Tuesday, July 9, 2013


Matthew 9:32-38; Genesis 32:23-33

The eagles have a son entitled "Learn to Be Still"; it is from their album Hell Freezes Over.  Now I am not advertising that you may run out it get the album, trust me, I don't get any financial support from the eagles, but i was thinking of this song as I was reflecting on the reading for today.

This is verse of the song that struck me as I was reading the gospel, It's just another day in paradise 

"As you stumble to your bed 

You'd give anything to silence 
Those voices ringing in your head 
You thought you could find happiness 
Just over that green hill 
You thought you would be satisfied 
But you never will- 
Learn to be still 

We are like sheep without a shepherd 
We don't know how to be alone 
So we wander 'round this desert 
And wind up following the wrong gods home 

But the flock cries out for another 
And they keep answering that bell 
And one more starry-eyed messiah 
Meets a violent farewell- 
Learn to be still 
Learn to be still 

Now the flowers in your garden 
They don't smell so sweet 
Maybe you've forgotten 
The heaven lying at your feet 

There are so many contradictions 
In all these messages we send 
(We keep asking) 
How do I get out of here 
Where do I fit in? 
Though the world is torn and shaken 
Even if your heart is breakin' 
It's waiting for you to awaken 
And someday you will- 
Learn to be still 
Learn to be still 

The gospel of Matthew reports the following, "At the sight of the crowds, his heart was moved with pity for them because they were troubled and abandoned, like sheep without a shepherd."

How many of us live out this reality? How many of us experience people who have just been troubled and abandoned?

How often have we quit on people because they are overwhelming and exhausting to be around?

Sometimes we have to distance ourselves from that which suffocates recognizing that we are not the Messiah, we are not the one to fix the problems and the aches of the human heart.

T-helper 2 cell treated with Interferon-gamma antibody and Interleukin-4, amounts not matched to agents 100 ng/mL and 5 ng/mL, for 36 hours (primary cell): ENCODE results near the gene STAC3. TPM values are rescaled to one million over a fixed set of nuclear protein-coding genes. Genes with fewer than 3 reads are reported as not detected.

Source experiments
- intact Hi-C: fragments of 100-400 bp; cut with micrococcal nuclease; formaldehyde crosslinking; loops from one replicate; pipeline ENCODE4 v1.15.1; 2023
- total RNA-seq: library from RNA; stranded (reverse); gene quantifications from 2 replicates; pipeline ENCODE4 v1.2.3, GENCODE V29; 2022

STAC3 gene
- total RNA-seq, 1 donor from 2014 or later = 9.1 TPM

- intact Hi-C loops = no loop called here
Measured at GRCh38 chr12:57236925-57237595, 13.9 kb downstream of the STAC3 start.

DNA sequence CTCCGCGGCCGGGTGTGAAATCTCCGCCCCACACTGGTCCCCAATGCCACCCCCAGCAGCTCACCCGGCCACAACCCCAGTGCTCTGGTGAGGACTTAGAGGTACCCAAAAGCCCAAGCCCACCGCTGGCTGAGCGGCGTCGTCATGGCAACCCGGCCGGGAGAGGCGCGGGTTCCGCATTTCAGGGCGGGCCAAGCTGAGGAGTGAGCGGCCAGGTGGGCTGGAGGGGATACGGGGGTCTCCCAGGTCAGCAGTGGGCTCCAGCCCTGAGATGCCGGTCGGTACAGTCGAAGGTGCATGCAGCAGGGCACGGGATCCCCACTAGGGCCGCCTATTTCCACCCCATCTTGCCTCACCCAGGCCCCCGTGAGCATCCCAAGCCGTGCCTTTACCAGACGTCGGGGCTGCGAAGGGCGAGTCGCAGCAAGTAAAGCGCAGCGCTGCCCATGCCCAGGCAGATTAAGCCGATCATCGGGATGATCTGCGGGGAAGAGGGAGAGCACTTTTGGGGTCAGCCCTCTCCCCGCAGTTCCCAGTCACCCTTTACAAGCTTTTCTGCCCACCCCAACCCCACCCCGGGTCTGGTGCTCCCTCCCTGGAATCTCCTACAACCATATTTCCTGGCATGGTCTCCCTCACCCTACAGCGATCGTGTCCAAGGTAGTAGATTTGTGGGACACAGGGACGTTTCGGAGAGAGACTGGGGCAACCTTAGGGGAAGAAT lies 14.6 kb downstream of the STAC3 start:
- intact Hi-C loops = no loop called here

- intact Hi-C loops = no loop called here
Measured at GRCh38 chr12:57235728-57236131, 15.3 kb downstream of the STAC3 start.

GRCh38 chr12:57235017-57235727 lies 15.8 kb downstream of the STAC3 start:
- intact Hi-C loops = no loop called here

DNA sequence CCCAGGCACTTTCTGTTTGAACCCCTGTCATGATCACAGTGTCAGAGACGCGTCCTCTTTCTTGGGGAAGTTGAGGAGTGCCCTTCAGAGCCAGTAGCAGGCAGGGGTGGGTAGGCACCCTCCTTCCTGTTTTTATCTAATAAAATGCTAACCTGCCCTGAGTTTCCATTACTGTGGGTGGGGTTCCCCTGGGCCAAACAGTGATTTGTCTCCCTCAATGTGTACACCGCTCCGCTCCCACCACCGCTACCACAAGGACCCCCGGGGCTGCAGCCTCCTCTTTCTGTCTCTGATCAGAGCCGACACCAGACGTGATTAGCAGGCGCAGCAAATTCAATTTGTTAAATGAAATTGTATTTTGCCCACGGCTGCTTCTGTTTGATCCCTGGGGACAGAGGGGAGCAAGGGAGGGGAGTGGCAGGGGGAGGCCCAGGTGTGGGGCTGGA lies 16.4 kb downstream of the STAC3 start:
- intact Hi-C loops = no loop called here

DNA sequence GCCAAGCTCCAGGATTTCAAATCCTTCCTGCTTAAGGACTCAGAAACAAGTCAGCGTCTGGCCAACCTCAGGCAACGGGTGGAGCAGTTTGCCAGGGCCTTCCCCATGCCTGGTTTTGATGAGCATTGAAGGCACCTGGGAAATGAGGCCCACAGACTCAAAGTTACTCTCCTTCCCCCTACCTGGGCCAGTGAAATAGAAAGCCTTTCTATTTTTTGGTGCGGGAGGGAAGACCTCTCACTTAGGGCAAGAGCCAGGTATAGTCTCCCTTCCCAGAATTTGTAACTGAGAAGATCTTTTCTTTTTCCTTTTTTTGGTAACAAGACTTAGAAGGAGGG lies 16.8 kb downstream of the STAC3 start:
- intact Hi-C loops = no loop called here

Yet, at the same time, to be a "laborer for the harvest"  means as Richard Rohr points out, to go where the pain is.

Is this not what Jesus does.  Does he not risk being overwhelmed, suffocated, exhausted by the hopes, dreams, needs, pains of those he encounters, those who long for the shepherd.

It is our task as disciples not to be the shepherd but to bring the pain and the hurt to the shepherd; we are called to show them the face of the shepherd who comes to bear the pain, to take in to himself and heal it with the wounds of love that remain on the body pierced and broken and risen.

Our instinct is to run from the pain; our instinct is to seek self preservation; our natural instinct is in need of purification so that the instinct of faith can become a reality, where instead of focusing on ourselves we direct our focus outward and upward to heaven lying at our feet.

We let our pain, our hurt,  our brokenness communicate to that of others and in that sweet exchange the face of the Good Shepherd begins to take shape and his healing grace becomes our strength.

The flock cries out for another and they will follow anyone who makes the pain better, the hurt go away even if it is false; they want the kingdom and we are invited to spread the kingdom before them daily.

We don't have to get it right; we don't have to be perfect; we don't have to be completely healed; we just need to trust in Christ and let the Good Shepherd lead.

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